The DHS, by itself,  employs 240,000 people across four different divisions and 22 different federal departments and agencies, while employers in the private sector hire countless more. Private sector jobs include multiple career fields that interlink with other industries, such as cybersecurity, information technology, and software development, often in public-private partnerships with homeland security.

Types of Jobs with the Department of Homeland Security (DHS)

As you plan for a career in homeland security, it helps to know what type of work you want to do, so you can determine the best path to pursue. Homeland security professionals have many options to choose from in a variety of activity sectors and disciplines, including law enforcement, immigration and travel security, prevention and response, and mission support. Careers in each of these divisions involve unique responsibilities and specialized skills, so it is wise to familiarize yourself with the roles of each division and the responsibilities of employees within them.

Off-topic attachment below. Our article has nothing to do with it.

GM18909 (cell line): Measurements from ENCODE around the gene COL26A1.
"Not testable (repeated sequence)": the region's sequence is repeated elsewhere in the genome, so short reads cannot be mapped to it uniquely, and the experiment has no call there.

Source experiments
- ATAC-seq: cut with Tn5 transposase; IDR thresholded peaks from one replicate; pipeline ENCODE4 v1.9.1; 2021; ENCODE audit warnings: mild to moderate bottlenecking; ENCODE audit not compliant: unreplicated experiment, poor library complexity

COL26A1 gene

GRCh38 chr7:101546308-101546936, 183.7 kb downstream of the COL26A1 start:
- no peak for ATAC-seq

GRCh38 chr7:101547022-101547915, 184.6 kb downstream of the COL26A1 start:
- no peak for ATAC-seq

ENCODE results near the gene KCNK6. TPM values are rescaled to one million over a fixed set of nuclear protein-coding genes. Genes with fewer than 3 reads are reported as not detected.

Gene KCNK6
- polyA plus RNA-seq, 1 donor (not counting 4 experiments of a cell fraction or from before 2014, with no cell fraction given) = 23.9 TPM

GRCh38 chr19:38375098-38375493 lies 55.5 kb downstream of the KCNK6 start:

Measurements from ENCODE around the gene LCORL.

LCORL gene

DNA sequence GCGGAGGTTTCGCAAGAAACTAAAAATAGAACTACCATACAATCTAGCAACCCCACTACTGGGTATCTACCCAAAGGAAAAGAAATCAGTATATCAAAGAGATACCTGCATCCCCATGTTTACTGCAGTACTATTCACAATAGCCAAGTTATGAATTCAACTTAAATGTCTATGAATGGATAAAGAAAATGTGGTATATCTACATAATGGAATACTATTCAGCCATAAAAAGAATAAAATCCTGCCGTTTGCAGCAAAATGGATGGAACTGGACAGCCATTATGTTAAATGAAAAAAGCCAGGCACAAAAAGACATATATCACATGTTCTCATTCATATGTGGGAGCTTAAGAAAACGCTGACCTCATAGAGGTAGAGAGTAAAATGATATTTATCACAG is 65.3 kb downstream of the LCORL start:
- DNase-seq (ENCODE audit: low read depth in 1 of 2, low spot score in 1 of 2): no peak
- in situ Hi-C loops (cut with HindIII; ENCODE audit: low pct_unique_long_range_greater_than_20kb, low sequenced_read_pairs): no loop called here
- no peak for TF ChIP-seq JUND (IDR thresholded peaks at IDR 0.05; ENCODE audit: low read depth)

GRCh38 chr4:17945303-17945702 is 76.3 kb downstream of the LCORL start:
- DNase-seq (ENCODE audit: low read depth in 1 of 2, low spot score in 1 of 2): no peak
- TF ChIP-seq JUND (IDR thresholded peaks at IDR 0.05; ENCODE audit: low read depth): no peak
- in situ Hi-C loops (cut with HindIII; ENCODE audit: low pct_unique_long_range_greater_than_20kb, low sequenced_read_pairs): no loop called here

Law Enforcement Careers

Law enforcement professionals play a vital role in preserving our freedoms, safety, and protecting our country from a variety of threats. Careers in law enforcement involve securing the nation’s borders, protecting the President, Vice President, their families, heads of state, and select individuals, as well as protecting critical infrastructure, agriculture, economic, and transportation security, and other related national security components. Law enforcement agencies within the DHS include:

Immigration & Travel Security Careers